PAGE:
Greenbelt Microgreens have such a great range of microgreens that are (as you may have surmised by now) meticulously and carefully grown for optimal flavour. They are then cut, washed and packaged for convenience and delivered to your door by us the very next day! So do try their spring pea, their sunflower, their red or green daikon radish, or their fabulous mixes such as spicy mix, crunchy mix, and more!

This sale on 250g and 454g/1lb products runs for all deliveries from Tuesday, November 29th – Friday, December 2nd!

Thank you to Michael Curry and Ian Ritchie for their great information and excellent pictures!

Sow and Tell #10…Downey Potato Farms

What’s YOUR favourite way to cook potatoes?

Because let’s be real – there are seemingly endless ways to prepare and enjoy potatoes and I bet the majority of you reading this right now have potatoes on your menus!

They’re so ubiquitous that I think we’re all guilty of occasionally forgetting how versatile and satisfying potatoes can be, but when we crave potatoes we NEED them. Just think about any time you’ve perhaps been a little drunk wandering home from a bar and the lengths you may have gone to, to secure yourself SOME KIND OF DELICIOUSNESS MADE WITH POTATOES.

Or is that just me?

In any case, potatoes are awesome and I think we can all agree on that. That’s why this Sow and Tell features our newest potato farm – Downey Potato Farms. We went on a wee field trip to visit them this week and boy oh boy do they grow and store a lot of potatoes. They can store up to 25 MILLION POUNDS OF POTATOES, TO BE EXACT. Yes, you read that right: 25 million pounds of potatoes.

Sometimes seeing is believing, though, so here’s some visual evidence:

Before I share with you a bit more about their fascinating history and a look at current operations, lets quickly recap how the Sow and Tell works. For all deliveries from October 25th to October 28th, all of their potato varieties currently available are on sale! You can find these in the “Sale” category on the main webpage. This includes their Chef’s Russets – an ultimate baking or frying potato with a light buttery flavour. Or try their Bistro Mini’s: an excellent mini spud perfect for roasting, grilling, or adding to salads. All of their potatoes are GMO free and their facility is GAP certified, and they also have a line of certified organic potatoes!

Downey’s Potato Farm is primarily located in Shelburne, Ontario. This region is known for having incredibly fertile soil known as Honeywood Silt Loam, and is a longstanding farming community – Downey’s has been in operation since 1924.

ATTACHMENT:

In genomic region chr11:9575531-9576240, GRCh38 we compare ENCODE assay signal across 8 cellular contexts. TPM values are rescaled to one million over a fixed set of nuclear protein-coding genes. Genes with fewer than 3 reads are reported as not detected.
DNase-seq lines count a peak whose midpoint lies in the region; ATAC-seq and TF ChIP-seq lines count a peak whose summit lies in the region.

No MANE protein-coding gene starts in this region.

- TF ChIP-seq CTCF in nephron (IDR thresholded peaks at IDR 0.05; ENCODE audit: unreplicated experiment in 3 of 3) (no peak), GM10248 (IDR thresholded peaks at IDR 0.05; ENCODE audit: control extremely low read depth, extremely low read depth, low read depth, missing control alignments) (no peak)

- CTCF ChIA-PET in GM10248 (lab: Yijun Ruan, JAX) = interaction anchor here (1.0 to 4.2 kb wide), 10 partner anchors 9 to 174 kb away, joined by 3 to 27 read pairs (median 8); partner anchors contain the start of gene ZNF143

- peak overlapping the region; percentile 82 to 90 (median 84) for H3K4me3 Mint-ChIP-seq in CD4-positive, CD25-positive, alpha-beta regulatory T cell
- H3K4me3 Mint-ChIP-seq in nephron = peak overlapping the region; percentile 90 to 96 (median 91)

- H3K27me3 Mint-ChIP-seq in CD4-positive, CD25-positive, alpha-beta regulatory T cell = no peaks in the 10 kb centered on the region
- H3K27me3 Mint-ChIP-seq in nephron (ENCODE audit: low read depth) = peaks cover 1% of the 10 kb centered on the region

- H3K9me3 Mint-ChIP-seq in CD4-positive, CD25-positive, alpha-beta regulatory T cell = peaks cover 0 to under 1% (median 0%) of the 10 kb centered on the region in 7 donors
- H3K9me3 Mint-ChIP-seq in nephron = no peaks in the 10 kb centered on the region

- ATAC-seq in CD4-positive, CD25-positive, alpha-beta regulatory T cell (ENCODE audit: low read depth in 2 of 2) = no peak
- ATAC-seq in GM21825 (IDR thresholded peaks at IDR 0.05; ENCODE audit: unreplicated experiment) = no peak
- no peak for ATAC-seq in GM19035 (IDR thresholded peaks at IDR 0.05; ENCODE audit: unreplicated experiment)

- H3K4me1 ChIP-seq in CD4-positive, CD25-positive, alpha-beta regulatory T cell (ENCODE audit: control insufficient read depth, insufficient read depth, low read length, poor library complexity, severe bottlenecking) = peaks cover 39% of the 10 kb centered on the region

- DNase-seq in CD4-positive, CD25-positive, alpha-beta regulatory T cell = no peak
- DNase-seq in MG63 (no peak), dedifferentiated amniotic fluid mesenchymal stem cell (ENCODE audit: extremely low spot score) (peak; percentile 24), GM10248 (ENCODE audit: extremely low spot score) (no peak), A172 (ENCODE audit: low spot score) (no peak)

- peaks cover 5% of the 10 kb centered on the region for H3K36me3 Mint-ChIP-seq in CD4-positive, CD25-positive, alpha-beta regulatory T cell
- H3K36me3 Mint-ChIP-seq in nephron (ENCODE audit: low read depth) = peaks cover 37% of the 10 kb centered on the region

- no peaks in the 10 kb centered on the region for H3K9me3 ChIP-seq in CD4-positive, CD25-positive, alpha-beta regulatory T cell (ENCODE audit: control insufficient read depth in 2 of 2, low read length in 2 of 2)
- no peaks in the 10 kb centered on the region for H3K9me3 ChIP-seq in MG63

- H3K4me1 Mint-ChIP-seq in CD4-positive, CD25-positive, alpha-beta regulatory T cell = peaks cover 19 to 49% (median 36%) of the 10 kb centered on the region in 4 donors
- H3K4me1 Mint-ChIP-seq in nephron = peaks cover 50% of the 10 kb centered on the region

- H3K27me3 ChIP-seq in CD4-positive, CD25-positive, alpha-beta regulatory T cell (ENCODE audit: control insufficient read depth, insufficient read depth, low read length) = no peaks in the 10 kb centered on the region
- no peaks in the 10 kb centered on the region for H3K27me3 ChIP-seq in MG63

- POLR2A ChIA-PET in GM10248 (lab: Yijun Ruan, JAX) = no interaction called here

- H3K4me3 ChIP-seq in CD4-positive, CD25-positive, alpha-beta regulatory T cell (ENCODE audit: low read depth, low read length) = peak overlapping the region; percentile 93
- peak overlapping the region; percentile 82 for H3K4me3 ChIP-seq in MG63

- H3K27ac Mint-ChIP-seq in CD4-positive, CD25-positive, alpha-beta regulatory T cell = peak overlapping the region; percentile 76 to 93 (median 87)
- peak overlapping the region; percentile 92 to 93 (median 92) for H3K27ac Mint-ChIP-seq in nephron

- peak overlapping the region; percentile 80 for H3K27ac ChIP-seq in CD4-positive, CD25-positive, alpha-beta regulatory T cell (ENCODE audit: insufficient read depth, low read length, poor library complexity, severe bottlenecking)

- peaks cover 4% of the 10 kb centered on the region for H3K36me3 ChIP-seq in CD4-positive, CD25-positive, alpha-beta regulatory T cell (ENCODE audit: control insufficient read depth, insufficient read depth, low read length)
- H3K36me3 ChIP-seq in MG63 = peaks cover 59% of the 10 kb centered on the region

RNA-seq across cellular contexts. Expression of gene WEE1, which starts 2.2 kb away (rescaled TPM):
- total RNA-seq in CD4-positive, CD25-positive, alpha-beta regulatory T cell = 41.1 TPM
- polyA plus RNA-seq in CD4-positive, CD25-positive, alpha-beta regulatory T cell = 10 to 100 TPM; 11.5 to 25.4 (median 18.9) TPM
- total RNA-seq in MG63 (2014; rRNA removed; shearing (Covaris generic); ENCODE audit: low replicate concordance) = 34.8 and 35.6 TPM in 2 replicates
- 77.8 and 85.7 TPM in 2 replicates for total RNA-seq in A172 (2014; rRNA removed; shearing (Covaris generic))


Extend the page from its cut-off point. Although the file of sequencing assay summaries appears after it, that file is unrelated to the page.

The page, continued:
It was also the region that was big in the news a few years ago when the Highland Companies bought up a large parcel of the farmland, and then, proposed plans to build a massive quarry for limestone aggregate. Many farmers and community members were deeply concerned about the environmental consequences of this plan, and worked together to protest the proposal and preserve the soil. EXACTLY five years ago this this past week, the protest unified the food community in Foodstock, an event that drew tens of thousands of people to raise awareness about the protest and fight the quarry application. A year following Foodstock, the quarry application was withdrawn, and as of July 2013, the quarry land was sold to new ownership with a focus on preserving the area as farmland.

So, a lot has changed these past few years! Three years ago Trevor Downey, whose family has operated Downey farms for four generations, came on board as the president of Downey Potato Farms following a trip to Peru. There, Trevor spent time with growers and researched some of the tastiest heirloom potato varieties to bring back and grow in Shelburne. These varieties are still a few weeks out from harvest but include Heirloom Masquerades, Heirloom Strawberry Blondes and Heirloom Sweet Cerises.

As we toured the facilities, Trevor explained that he and Josh – who came on a year ago to do sales & marketing – are passionate about growing potatoes that are both beautiful and nicely sized, but also tasty! Trevor and Josh met with some chefs at a chip event at the Drake last year and were blown away by the enthusiasm of chefs about their potatoes. They are really looking forward to having more restaurants in Toronto and the GTA carry their varieties, and love that we are now their primary distributor to restaurants! Most of their potato varieties are available locally year-round, and their operation employs a permanent staff of twenty-five.

Unfortunately, we didn’t visit at a time where there was a harvest ongoing, but we did get to tour their facilities. Trevor showed us the storage rooms – each of which can house 5 million pounds of potatoes. We also got to watch the washing, grading, sorting, and packing process – which is a sight to behold (does anyone remember the carrot peeler machine from Hillside? Watching a massive machine shake and grade potatoes is similarly mesmerizing!).